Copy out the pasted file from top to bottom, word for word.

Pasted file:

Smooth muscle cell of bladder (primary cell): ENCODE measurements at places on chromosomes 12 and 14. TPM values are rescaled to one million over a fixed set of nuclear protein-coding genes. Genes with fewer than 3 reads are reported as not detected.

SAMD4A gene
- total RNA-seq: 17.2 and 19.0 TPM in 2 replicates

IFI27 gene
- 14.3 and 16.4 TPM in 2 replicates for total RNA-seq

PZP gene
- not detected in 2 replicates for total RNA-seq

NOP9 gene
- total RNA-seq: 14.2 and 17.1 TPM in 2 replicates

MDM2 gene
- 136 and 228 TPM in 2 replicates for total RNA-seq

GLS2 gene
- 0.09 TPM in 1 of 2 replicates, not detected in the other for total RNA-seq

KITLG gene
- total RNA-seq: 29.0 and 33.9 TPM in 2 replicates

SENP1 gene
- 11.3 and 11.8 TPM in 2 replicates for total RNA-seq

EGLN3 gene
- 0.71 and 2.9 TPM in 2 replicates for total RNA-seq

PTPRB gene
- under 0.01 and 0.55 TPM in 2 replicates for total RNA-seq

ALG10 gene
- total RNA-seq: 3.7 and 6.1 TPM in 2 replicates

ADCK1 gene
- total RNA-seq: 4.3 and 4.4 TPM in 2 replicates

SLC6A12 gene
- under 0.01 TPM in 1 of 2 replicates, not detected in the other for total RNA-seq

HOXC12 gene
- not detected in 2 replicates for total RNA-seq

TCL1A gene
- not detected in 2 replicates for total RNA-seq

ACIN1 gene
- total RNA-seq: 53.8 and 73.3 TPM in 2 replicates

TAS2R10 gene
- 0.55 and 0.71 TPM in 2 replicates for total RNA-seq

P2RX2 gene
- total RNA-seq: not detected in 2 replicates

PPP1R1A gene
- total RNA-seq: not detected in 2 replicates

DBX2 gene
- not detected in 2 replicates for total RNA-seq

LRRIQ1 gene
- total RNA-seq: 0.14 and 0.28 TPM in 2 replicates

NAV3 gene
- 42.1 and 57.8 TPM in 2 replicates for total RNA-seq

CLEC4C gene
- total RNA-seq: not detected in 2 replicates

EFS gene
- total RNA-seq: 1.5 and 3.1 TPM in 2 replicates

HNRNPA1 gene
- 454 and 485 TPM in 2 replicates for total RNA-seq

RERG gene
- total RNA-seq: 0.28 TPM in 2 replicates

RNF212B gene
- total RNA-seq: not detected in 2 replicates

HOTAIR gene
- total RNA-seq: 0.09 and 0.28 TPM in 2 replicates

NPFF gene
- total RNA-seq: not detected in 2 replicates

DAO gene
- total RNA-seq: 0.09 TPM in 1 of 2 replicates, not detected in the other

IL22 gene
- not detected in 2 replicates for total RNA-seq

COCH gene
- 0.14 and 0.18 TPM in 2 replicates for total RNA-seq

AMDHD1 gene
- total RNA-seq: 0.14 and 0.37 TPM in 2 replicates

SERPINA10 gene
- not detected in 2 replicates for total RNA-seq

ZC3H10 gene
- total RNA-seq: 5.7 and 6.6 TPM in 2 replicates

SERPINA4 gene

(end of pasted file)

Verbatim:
Smooth muscle cell of bladder (primary cell): ENCODE measurements at places on chromosomes 12 and 14. TPM values are rescaled to one million over a fixed set of nuclear protein-coding genes. Genes with fewer than 3 reads are reported as not detected.

SAMD4A gene
- total RNA-seq: 17.2 and 19.0 TPM in 2 replicates

IFI27 gene
- 14.3 and 16.4 TPM in 2 replicates for total RNA-seq

PZP gene
- not detected in 2 replicates for total RNA-seq

NOP9 gene
- total RNA-seq: 14.2 and 17.1 TPM in 2 replicates

MDM2 gene
- 136 and 228 TPM in 2 replicates for total RNA-seq

GLS2 gene
- 0.09 TPM in 1 of 2 replicates, not detected in the other for total RNA-seq

KITLG gene
- total RNA-seq: 29.0 and 33.9 TPM in 2 replicates

SENP1 gene
- 11.3 and 11.8 TPM in 2 replicates for total RNA-seq

EGLN3 gene
- 0.71 and 2.9 TPM in 2 replicates for total RNA-seq

PTPRB gene
- under 0.01 and 0.55 TPM in 2 replicates for total RNA-seq

ALG10 gene
- total RNA-seq: 3.7 and 6.1 TPM in 2 replicates

ADCK1 gene
- total RNA-seq: 4.3 and 4.4 TPM in 2 replicates

SLC6A12 gene
- under 0.01 TPM in 1 of 2 replicates, not detected in the other for total RNA-seq

HOXC12 gene
- not detected in 2 replicates for total RNA-seq

TCL1A gene
- not detected in 2 replicates for total RNA-seq

ACIN1 gene
- total RNA-seq: 53.8 and 73.3 TPM in 2 replicates

TAS2R10 gene
- 0.55 and 0.71 TPM in 2 replicates for total RNA-seq

P2RX2 gene
- total RNA-seq: not detected in 2 replicates

PPP1R1A gene
- total RNA-seq: not detected in 2 replicates

DBX2 gene
- not detected in 2 replicates for total RNA-seq

LRRIQ1 gene
- total RNA-seq: 0.14 and 0.28 TPM in 2 replicates

NAV3 gene
- 42.1 and 57.8 TPM in 2 replicates for total RNA-seq

CLEC4C gene
- total RNA-seq: not detected in 2 replicates

EFS gene
- total RNA-seq: 1.5 and 3.1 TPM in 2 replicates

HNRNPA1 gene
- 454 and 485 TPM in 2 replicates for total RNA-seq

RERG gene
- total RNA-seq: 0.28 TPM in 2 replicates

RNF212B gene
- total RNA-seq: not detected in 2 replicates

HOTAIR gene
- total RNA-seq: 0.09 and 0.28 TPM in 2 replicates

NPFF gene
- total RNA-seq: not detected in 2 replicates

DAO gene
- total RNA-seq: 0.09 TPM in 1 of 2 replicates, not detected in the other

IL22 gene
- not detected in 2 replicates for total RNA-seq

COCH gene
- 0.14 and 0.18 TPM in 2 replicates for total RNA-seq

AMDHD1 gene
- total RNA-seq: 0.14 and 0.37 TPM in 2 replicates

SERPINA10 gene
- not detected in 2 replicates for total RNA-seq

ZC3H10 gene
- total RNA-seq: 5.7 and 6.6 TPM in 2 replicates

SERPINA4 gene